Whale Shark (Rhincodon typus), the sole living member
of its family, is the biggest shark and the biggest fish.
It is NOT a whale. It has a huge mouth which can be up to
4 feet (1.4 m) wide. Its mouth is at the very front of its
head (not on the underside of the head like in most sharks).
It has a wide, flat head, a rounded snout, small eyes, 5 very
large gill slits, 2 dorsal fins (on its back) and 2 pectoral
fins (on its sides). The spiracle (a vestigial first gill
slit used for breathing when the shark is resting on the sea
floor) is located just behind the shark's eye. Its tail has
a top fin much larger than the lower fin.
The whale shark is up to 46 feet (14 m), weighing up to 15
tons. The average size is 25 feet (7.6 m) long. Females are
larger than males (like most sharks).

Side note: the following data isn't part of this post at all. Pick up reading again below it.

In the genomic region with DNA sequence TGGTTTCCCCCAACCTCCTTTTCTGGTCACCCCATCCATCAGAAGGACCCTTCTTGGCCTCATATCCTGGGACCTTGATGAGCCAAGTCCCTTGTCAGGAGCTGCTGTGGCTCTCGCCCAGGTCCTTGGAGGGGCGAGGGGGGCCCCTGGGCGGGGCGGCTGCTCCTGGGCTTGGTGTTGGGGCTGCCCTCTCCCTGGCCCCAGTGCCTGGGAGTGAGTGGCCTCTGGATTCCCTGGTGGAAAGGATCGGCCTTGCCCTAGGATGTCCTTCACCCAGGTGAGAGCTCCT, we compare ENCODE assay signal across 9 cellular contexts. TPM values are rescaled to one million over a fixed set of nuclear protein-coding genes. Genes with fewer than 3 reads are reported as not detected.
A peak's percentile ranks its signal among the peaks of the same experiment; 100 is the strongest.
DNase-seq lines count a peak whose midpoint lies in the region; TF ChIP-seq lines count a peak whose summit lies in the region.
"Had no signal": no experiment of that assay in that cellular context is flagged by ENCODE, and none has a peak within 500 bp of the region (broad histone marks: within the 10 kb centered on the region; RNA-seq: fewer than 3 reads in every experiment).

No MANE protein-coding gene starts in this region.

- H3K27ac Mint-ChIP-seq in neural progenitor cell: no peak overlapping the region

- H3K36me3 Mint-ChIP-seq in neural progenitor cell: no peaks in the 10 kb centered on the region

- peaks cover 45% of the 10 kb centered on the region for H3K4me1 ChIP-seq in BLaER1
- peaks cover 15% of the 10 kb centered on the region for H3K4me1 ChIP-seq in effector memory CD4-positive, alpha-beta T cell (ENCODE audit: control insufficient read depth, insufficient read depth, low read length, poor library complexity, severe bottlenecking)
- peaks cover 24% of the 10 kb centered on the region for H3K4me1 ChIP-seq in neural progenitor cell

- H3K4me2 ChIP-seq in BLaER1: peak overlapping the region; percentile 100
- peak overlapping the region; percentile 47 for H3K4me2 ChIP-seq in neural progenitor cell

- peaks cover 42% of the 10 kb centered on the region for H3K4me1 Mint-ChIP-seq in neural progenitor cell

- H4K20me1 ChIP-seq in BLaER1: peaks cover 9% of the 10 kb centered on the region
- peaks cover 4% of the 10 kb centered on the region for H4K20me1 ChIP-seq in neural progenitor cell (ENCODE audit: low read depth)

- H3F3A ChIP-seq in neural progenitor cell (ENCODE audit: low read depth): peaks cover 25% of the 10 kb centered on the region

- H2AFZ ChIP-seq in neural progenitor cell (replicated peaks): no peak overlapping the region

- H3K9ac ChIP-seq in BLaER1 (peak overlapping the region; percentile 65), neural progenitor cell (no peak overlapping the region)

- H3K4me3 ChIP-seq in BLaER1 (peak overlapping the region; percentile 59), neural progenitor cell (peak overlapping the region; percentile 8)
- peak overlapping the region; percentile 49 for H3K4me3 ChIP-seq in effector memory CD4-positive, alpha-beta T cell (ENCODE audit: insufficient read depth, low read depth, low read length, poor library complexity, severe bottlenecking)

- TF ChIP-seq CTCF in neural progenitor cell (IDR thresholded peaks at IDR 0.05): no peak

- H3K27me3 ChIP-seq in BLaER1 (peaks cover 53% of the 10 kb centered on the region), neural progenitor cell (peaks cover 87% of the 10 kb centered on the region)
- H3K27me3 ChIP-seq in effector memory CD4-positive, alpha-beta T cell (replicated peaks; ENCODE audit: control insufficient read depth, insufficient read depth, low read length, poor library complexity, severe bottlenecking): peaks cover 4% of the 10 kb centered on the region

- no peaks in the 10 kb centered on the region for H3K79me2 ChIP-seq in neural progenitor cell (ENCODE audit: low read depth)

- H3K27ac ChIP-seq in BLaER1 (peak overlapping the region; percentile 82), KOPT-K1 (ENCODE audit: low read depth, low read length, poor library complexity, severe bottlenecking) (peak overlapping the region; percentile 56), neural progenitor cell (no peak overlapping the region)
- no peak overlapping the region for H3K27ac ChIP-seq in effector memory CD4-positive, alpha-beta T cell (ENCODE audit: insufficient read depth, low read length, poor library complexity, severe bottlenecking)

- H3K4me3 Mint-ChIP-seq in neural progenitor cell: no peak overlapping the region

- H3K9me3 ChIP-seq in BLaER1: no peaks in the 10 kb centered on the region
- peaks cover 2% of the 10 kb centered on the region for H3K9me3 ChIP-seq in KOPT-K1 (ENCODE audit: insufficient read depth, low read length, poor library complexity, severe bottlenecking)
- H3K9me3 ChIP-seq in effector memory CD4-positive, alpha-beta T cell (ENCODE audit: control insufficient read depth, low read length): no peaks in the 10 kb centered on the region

It has been estimated that whale sharks may live up to 100
- 150 years.
The whale shark has distinctive light-yellow markings (random
stripes and dots) on its very thick dark gray skin. Its skin
is up to 4 inches (10 cm) thick. There are three prominent
ridges running along each side of the shark's body.
This enormous shark is a filter feeder and sieves enormous
amounts of plankton to eat through its gills as it swims.
It was well-developed internal spongy filters at the gill
arches, which help to retain small prey within its huge mouth.
This mechanism may impede the flow of water through the mouth
during swimming, which limits the amount of plankton the shark
can strain. So, as well as filter feeding, it can also pump
water into its mouth to feed on concentrated patches of plankton.
Whale sharks are found worldwide in the warm oceans from
the equator to about ±30-40° latitude in all tropical
and subtropical oceans, along coastal regions, and enters
lagoons on tropical islands.. They are not, however, found
in the Mediterranean Sea. It is mostly seen on the surface
were divers and snorkelers can swim with this gentle, curious
The whale shark ranges throughout the western and eastern
Atlantic Ocean, the Indo-West, central, and eastern Pacific